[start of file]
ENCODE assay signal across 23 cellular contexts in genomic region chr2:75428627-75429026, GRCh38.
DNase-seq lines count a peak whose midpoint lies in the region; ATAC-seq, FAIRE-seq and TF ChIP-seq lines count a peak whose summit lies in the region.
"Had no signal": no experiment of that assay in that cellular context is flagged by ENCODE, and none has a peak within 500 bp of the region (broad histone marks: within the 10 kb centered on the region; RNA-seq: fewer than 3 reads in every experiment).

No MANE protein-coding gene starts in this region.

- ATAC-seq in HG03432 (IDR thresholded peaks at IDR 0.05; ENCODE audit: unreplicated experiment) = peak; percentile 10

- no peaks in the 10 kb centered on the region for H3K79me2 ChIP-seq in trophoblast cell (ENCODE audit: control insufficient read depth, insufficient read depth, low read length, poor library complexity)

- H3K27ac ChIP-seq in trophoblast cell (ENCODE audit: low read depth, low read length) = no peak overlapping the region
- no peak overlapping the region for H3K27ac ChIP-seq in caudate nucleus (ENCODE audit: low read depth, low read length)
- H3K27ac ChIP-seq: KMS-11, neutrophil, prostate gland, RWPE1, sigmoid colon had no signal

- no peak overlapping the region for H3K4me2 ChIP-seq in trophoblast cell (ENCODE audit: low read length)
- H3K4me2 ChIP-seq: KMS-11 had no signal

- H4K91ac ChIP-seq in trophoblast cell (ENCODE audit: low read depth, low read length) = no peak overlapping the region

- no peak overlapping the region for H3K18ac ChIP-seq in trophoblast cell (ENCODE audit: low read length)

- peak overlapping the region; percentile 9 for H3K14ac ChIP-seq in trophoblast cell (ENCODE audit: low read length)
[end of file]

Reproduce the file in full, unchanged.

ENCODE assay signal across 23 cellular contexts in genomic region chr2:75428627-75429026, GRCh38.
DNase-seq lines count a peak whose midpoint lies in the region; ATAC-seq, FAIRE-seq and TF ChIP-seq lines count a peak whose summit lies in the region.
"Had no signal": no experiment of that assay in that cellular context is flagged by ENCODE, and none has a peak within 500 bp of the region (broad histone marks: within the 10 kb centered on the region; RNA-seq: fewer than 3 reads in every experiment).

No MANE protein-coding gene starts in this region.

- ATAC-seq in HG03432 (IDR thresholded peaks at IDR 0.05; ENCODE audit: unreplicated experiment) = peak; percentile 10

- no peaks in the 10 kb centered on the region for H3K79me2 ChIP-seq in trophoblast cell (ENCODE audit: control insufficient read depth, insufficient read depth, low read length, poor library complexity)

- H3K27ac ChIP-seq in trophoblast cell (ENCODE audit: low read depth, low read length) = no peak overlapping the region
- no peak overlapping the region for H3K27ac ChIP-seq in caudate nucleus (ENCODE audit: low read depth, low read length)
- H3K27ac ChIP-seq: KMS-11, neutrophil, prostate gland, RWPE1, sigmoid colon had no signal

- no peak overlapping the region for H3K4me2 ChIP-seq in trophoblast cell (ENCODE audit: low read length)
- H3K4me2 ChIP-seq: KMS-11 had no signal

- H4K91ac ChIP-seq in trophoblast cell (ENCODE audit: low read depth, low read length) = no peak overlapping the region

- no peak overlapping the region for H3K18ac ChIP-seq in trophoblast cell (ENCODE audit: low read length)

- peak overlapping the region; percentile 9 for H3K14ac ChIP-seq in trophoblast cell (ENCODE audit: low read length)